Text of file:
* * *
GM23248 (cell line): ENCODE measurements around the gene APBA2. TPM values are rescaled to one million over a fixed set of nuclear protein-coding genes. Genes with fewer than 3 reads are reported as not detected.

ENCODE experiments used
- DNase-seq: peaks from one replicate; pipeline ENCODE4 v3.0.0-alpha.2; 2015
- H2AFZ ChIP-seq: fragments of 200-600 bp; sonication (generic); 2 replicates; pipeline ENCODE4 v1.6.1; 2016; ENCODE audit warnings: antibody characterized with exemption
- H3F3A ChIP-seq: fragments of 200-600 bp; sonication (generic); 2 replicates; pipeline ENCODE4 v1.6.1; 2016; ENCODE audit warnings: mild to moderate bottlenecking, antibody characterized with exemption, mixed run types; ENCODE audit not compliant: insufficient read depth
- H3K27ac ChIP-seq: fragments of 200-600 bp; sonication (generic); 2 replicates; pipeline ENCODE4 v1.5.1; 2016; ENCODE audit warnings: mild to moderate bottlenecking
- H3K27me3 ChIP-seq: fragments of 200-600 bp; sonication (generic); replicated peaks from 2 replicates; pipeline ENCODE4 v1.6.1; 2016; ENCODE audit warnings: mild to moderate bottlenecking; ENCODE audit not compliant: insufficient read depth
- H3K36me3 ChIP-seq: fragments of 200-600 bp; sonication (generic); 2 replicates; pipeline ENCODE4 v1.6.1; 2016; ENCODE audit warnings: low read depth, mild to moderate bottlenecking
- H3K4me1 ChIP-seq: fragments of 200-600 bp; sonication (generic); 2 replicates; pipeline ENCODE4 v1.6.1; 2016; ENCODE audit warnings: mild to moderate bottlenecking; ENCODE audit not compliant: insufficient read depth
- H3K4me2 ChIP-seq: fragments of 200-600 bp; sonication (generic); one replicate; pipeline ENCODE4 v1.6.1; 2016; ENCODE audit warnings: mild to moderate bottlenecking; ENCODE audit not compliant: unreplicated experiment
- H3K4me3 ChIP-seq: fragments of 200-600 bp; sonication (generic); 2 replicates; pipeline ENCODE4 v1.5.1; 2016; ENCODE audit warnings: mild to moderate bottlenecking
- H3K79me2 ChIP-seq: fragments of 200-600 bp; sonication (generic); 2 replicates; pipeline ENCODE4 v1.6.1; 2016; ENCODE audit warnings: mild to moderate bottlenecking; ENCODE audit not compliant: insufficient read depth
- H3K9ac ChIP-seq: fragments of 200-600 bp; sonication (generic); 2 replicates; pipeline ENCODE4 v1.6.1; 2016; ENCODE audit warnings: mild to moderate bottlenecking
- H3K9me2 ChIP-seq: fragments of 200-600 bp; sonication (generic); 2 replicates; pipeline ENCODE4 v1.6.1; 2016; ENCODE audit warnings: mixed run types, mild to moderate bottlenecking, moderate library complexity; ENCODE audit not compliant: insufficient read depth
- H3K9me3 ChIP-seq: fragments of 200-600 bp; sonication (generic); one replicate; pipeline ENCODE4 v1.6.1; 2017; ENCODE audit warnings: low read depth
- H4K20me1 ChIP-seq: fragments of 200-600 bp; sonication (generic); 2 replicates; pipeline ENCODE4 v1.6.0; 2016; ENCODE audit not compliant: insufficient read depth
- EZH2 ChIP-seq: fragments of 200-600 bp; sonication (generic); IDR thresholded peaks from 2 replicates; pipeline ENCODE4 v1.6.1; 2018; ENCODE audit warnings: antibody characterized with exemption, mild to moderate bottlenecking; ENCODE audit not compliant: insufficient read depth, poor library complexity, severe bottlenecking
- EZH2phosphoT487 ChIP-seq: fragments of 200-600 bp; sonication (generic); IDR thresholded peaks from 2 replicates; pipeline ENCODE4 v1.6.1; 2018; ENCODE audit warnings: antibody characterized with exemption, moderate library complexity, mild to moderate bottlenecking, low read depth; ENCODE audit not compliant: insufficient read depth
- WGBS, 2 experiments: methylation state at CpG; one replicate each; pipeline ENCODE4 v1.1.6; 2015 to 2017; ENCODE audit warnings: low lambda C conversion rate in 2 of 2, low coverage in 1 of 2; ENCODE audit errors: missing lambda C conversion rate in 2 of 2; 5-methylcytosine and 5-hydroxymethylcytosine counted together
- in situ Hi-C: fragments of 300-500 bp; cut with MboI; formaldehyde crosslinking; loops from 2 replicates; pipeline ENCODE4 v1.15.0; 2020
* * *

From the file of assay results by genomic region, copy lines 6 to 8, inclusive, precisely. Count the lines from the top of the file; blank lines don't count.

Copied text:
- H3K27ac ChIP-seq: fragments of 200-600 bp; sonication (generic); 2 replicates; pipeline ENCODE4 v1.5.1; 2016; ENCODE audit warnings: mild to moderate bottlenecking
- H3K27me3 ChIP-seq: fragments of 200-600 bp; sonication (generic); replicated peaks from 2 replicates; pipeline ENCODE4 v1.6.1; 2016; ENCODE audit warnings: mild to moderate bottlenecking; ENCODE audit not compliant: insufficient read depth
- H3K36me3 ChIP-seq: fragments of 200-600 bp; sonication (generic); 2 replicates; pipeline ENCODE4 v1.6.1; 2016; ENCODE audit warnings: low read depth, mild to moderate bottlenecking